Alberta Premier Danielle Smith says she plans to cut ties with World Economic Forum

Alberta Premier Danielle Smith is doubling down on her promise to cut ties with the World Economic Forum (WEF).

Smith was pressed on the matter while speaking to reporters after her cabinet ministers were sworn in on Monday.

She was asked about conspiracy theories around the WEF, which include claims that a cabal of world leaders have used the pandemic to take capitalism out of the picture to promote socialism.

This comes after the premier said in a livestream Friday that she would sever ties with the WEF but didn’t disclose why.

On Saturday during the UCP annual general meeting, when asked about her views on the WEF, she still did not clarify her previous comments.

“I find it distasteful when billionaires brag about how much control they have over political leaders,” Smith said to reporters Monday.

“That is offensive. The people who should be directing government are the people who vote for them.

“Quite frankly, until that organization stops bragging about how much control they have over political leaders, I have no interest in being involved with them.”


Smith said she agrees with federal Conservative Leader Pierre Poilievre, who has stated he and his caucus will have nothing to do with the WEF.

The premier also says the province should be “taking our healthcare advice,” from experts in the province.

“I’m going to continue working with frontline professionals to solve the problems that we have here,” Smith said. “And the problems that we have here are related to emergency services, ambulances, or emergency rooms, as well as the inability to get a surgical initiative at our rural hospitals.”

Smith didn’t refer to the WEF by name, instead calling it “the group” and “its leader” Klaus Schwab as “the person at the helm of it.”

“I don’t think he’s a medical doctor. I don’t think he’s a nurse. I don’t think he’s a paramedic, and I don’t think he’s a health professional,” Smith said.

“All the expertise we need for that is right here in Alberta.”

Alberta Health Services (AHS) was invited by the WEF to a coalition agreement in 2020, which includes sharing ideas with the Mayo Clinic and Harvard University.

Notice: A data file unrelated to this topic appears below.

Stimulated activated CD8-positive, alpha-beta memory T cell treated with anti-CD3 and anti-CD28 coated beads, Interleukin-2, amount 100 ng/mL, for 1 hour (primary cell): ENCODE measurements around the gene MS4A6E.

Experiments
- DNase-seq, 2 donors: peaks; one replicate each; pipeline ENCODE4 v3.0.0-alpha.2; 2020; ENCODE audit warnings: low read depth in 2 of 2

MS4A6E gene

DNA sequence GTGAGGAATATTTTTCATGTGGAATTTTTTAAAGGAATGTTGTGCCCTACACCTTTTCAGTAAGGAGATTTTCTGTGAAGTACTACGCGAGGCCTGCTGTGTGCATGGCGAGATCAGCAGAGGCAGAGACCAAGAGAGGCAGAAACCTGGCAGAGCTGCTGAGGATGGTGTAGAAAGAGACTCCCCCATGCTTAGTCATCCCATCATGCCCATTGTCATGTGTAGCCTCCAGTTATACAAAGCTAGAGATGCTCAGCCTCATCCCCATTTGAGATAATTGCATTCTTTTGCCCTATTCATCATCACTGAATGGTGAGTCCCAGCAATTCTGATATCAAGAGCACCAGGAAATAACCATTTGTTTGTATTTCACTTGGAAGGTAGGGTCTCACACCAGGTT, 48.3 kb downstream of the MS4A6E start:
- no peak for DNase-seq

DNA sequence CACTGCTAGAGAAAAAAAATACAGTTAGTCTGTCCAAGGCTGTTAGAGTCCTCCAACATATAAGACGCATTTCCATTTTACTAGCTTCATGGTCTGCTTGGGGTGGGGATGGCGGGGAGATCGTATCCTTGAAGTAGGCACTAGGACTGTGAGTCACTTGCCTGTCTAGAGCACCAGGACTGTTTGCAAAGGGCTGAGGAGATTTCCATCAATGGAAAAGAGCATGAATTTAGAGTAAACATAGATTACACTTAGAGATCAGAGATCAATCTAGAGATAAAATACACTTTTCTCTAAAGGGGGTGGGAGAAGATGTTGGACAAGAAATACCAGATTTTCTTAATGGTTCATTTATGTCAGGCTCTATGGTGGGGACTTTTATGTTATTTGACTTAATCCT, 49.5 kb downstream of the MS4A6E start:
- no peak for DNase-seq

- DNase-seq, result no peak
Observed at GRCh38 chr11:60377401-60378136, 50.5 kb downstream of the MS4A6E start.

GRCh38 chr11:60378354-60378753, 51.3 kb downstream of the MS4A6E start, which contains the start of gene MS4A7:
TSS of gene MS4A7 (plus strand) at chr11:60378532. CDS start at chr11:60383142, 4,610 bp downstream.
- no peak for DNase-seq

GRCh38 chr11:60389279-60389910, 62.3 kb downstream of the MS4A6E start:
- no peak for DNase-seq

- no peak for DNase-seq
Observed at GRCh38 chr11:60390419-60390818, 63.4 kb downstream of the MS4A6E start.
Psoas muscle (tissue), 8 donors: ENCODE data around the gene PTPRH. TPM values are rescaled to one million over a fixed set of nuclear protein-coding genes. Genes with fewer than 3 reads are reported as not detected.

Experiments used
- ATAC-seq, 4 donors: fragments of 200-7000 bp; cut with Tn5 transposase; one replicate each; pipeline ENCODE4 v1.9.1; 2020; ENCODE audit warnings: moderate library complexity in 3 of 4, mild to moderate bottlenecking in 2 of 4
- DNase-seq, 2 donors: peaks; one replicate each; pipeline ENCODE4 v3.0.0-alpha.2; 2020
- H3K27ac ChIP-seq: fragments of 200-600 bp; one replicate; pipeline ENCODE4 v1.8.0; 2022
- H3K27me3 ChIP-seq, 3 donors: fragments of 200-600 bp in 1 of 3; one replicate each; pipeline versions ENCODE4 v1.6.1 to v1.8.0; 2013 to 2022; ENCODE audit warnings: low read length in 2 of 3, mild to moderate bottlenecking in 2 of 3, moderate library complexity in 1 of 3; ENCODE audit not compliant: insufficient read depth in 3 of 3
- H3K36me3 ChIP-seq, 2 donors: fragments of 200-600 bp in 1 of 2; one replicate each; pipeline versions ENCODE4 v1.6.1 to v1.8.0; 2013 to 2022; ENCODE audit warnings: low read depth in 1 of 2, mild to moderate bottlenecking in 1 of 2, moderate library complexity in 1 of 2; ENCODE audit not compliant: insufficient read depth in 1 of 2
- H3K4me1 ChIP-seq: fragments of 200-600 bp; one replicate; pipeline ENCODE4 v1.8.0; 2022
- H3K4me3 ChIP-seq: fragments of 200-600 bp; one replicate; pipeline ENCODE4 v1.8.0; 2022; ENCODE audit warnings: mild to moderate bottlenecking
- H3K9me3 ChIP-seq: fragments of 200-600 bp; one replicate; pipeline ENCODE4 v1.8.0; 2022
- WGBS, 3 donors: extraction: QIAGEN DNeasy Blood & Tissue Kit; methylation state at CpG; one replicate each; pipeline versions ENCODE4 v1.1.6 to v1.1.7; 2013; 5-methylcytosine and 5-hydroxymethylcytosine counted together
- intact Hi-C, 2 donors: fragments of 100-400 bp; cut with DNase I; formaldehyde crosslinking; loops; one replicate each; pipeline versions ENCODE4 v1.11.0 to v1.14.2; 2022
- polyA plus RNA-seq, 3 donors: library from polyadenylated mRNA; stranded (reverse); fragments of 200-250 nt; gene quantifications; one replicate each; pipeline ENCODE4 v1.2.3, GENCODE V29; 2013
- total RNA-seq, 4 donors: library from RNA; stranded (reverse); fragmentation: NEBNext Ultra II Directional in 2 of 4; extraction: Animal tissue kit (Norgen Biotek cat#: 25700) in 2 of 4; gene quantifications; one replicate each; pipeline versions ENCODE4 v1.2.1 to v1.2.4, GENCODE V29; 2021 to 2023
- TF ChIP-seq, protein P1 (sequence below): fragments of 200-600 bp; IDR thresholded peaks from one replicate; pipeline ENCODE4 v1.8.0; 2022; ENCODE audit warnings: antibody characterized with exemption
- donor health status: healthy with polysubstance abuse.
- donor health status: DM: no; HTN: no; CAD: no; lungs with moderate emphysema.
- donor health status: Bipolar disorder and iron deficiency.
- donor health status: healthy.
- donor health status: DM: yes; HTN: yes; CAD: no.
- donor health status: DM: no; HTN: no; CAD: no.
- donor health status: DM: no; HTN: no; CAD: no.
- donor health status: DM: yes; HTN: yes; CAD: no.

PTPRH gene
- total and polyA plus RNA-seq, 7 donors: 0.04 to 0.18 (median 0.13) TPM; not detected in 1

The WEF has been a lightning rod of conspiracy theories over the years, many of which were exacerbated by the COVID-19 pandemic.

A theory called the “great reset” was promoted by anti-vaccine followers. It called for ideas on how to organize global society past the pandemic, along with claims that the pandemic was being used to scan people and insert microchips into a person’s bloodstream through the vaccine.


One of Smith’s first actions as premier was to assert that she would release officials with AHS, including Alberta’s Chief Medical Officer of Health Dr. Deena Hinshaw. Hinshaw officially remains until the end of the year, at which point Smith says she will announce a new management team.

Smith has said AHS botched the job during the pandemic by not fulfilling cabinet direction to increase capacity as hospitalizations soared, while also implementing vaccine rules that she says depleted staffing levels.

At the UCP AGM on Saturday, on top of giving a pro-Alberta speech that spoke of the sovereignty act, she talked about improving ambulance wait times.

She also said the province will not implement any vaccine mandates this fall, saying that “we know a lot more about this virus,” something she says Alberta’s health minister, Jason Copping, is in agreement with.

Smith is known for having contrarian views in the sciences. She once said in a newspaper column that an “anti-smoking lobby does more harm than good.”

She has also made cancer claims that have been slammed as misinformation.

“Once you’ve arrived and got stage-four cancer and there’s radiation and surgery and chemotherapy, that is incredibly expensive intervention — not just for the system, but also expensive in the toll it takes on the body,” Smith said on her podcast early in the year, also suggesting you could control cancer so long as it’s before a stage-four diagnosis.

During the COVID-19 pandemic, Smith pushed for later-debunked treatments such as the livestock dewormer ivermectin.

More recently, Smith came under fire in her first week as premier when she called unvaccinated people the “most discriminated” against group she’s come across in her lifetime.

The premier did not apologize but said she did not mean to “trivialize” people who face discrimination.

Her office also issued a statement in which she apologized for comments she made about the Ukraine invasion and denounced the Russian invasion. She said her views “have drastically evolved” and promised to meet with community members to further relief efforts.

-With files from Hana Mae Nassar and Dean Bennet, The Canadian Press

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